Monday, November 19, 2012

Pulp Fantasy Library: The Black Stone

Robert E. Howard is most well known for his swords-and-sorcery yarns, particularly those in which Conan the Cimmerian is the protagonist, but the truth is that REH was a multi-talented writer, who penned tales in a variety of genres, including horror. Among his horror tales, several stand out as worthy of attention, "The Black Stone" being one of them.

First published in the November 1931 issue of Weird Tales (the same issue also contains Clark Ashton Smith's The Tale of Satampra Zeiros), "The Black Stone" is nowadays considered a Cthulhu Mythos story, since it's quite clearly an homage to and inspired by the writings of Howard's friend and colleague, H.P. Lovecraft. Both its structure and content clearly owe a great deal to Lovecraft, right down to its being the first-person account of a nameless narrator relating his brush with eldritch horrors man was not meant to know.

The story begins, as so many Mythos tales do, with a book, in this case Nameless Cults of Von Junzt:
I read of it first in the strange book of Von Junzt, the German eccentric who lived so curiously and died in such grisly and mysterious fashion. It was my fortune to have access to his Nameless Cults in the original edition, the so-called Black Book, published in Dusseldorf in 1839, shortly before a hounding doom overtook the author. Collectors of rare literature were familiar with Nameless Cults mainly through the cheap and faulty translation which was pirated in London by Bridewall in 1845, and the carefully expurgated edition put out by the Golden Goblin Press of New York, 1909. But the volume I stumbled upon was one of the unexpurgated German copies, with heavy black leather covers and rusty iron hasps. I doubt if there are more than half a dozen such volumes in the entire world today, for the quantity issued was not great, and when the manner of the author's demise was bruited about, many possessors of the book burned their volumes in panic.
What is the "it" of which the narrator read in Nameless Cults? The eponymous Black Stone of course.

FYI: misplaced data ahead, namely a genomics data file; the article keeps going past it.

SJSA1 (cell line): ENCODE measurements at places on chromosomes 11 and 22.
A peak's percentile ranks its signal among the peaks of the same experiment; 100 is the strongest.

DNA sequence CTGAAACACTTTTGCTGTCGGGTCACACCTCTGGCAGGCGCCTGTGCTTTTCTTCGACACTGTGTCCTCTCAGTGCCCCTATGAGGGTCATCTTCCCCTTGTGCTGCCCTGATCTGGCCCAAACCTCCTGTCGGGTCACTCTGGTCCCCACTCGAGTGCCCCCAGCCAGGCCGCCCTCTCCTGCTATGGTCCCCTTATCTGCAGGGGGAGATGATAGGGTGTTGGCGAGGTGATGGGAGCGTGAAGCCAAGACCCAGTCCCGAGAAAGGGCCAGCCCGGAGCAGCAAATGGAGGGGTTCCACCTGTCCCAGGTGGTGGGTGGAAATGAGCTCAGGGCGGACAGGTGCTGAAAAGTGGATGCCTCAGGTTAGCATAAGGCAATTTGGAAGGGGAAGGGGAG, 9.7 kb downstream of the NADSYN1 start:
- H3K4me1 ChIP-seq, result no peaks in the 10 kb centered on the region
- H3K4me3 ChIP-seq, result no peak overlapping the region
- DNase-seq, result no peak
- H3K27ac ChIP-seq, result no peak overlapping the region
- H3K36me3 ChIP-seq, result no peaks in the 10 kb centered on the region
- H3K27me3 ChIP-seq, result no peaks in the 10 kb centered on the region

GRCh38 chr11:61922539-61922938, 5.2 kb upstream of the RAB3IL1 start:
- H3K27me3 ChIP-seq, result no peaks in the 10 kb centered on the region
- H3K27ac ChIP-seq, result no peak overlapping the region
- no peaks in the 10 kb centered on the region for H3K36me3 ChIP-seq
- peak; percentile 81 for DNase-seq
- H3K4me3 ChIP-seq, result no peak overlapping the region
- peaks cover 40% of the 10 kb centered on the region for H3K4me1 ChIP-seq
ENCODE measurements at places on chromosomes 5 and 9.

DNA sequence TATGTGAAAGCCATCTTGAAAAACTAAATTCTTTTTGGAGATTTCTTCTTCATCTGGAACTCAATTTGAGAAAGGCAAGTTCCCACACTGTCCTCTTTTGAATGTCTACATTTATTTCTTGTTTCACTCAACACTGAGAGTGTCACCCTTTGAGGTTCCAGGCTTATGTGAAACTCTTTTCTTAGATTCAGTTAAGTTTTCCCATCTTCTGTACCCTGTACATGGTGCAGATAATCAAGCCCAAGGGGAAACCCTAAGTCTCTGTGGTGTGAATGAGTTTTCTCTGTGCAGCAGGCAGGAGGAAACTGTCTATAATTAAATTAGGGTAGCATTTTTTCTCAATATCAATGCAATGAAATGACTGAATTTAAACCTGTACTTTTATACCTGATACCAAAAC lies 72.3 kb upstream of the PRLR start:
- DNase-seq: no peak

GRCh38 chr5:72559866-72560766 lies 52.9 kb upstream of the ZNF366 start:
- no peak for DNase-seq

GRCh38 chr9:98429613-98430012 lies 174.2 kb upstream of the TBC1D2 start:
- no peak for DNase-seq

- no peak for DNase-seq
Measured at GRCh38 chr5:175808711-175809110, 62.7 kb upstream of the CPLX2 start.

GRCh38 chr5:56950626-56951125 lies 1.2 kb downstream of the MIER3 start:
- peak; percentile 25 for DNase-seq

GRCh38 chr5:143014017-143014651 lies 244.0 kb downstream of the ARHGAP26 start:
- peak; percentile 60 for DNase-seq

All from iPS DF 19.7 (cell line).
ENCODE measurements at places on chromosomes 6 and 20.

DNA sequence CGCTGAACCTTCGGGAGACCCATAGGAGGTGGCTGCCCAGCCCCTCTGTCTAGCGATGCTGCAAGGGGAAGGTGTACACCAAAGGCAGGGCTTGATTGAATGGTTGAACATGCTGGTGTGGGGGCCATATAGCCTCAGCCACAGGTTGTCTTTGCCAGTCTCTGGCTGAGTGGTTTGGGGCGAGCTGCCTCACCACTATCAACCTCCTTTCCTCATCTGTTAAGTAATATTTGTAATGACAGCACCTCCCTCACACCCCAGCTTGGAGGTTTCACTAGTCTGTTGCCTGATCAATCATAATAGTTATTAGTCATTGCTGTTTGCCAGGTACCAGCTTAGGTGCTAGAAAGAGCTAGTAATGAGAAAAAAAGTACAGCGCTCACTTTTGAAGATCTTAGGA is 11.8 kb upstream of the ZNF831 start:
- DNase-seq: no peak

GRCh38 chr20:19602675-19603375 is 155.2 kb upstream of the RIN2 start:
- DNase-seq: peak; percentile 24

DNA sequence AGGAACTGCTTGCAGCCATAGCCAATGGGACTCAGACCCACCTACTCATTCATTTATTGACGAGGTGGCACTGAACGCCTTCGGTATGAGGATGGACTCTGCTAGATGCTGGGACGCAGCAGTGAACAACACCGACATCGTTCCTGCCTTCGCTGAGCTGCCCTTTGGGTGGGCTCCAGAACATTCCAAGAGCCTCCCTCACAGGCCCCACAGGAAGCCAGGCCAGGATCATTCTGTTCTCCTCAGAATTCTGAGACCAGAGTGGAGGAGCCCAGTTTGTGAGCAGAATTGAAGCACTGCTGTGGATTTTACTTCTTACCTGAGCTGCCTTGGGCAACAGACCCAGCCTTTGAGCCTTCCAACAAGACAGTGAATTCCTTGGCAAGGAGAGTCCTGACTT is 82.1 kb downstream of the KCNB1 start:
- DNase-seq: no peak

There among many strange things I found mention of the Black Stone, that curious, sinister monolith that broods among the mountains of Hungary, and about which so many dark legends cluster. Von Junzt did not devote much space to it -- the bulk of his grim work concerns cults and objects of dark worship which he maintained existed in his day, and it would seem that the Black Stone represents some order or being lost and forgotten centuries ago. But he spoke of it as one of the keys -- a phrase used many times by him, in various relations, and constituting one of the obscurities of his work. And he hinted briefly at curious sights to be seen about the monolith on Midsummer's Night. He mentioned Otto Dostmann's theory that this monolith was a remnant of the Hunnish invasion and had been erected to commemorate a victory of Attila over the Goths. Von Junzt contradicted this assertion without giving any refutory facts, merely remarking that to attribute the origin of the Black Stone to the Huns was as logical as assuming that William the Conqueror reared Stonehenge.
Naturally, the narrator decides to investigate the Black Stone for himself and so travels to Hungary to do so firsthand. In the process, he learns a great deal about the history of the region, including the following:
I did find subject for thought in Dornly's Magyar Folklore. In his chapter on "Dream Myths" he mentions the Black Stone and tells of some curious superstitions regarding it -- especially the belief that if anyone sleeps in the vicinity of the monolith, that person will be haunted by monstrous nightmares forever after; and he cited tales of the peasants regarding too-curious people who ventured to visit the Stone on Midsummer Night and who died raving mad because of something they saw there.
It should come as no surprise to long-time that, once he learns this, the intrepid narrator decides to visit the Black Stone on Midsummer Night to observe what truth, if any, lies behind these legends; his efforts are not in vain.

"The Black Stone" is a short, enjoyable read and, while one schooled in the history and culture of the region in which it is ostensibly set would no doubt quibble with Howard's scholarship, it's nevertheless quite effective. It was also surprisingly influential on later Mythos writers, as the story not only introduced Nameless Cults (whose erroneous German title, Unaussprechlichen Kulten, was provided by August Derleth) but also the "mad poet" Justin Geoffrey, whose insanity was the result of his own visit to the Black Stone in advance of the narrator. I think why I'm so fond of this story is that, while it clearly looks to Lovecraft as a model, it's told in a distinctive voice. Howard did not ape HPL as so many other writers of Mythos stories have. Instead, he uses Lovecraft for inspiration and makes "The Black Stone" his own.

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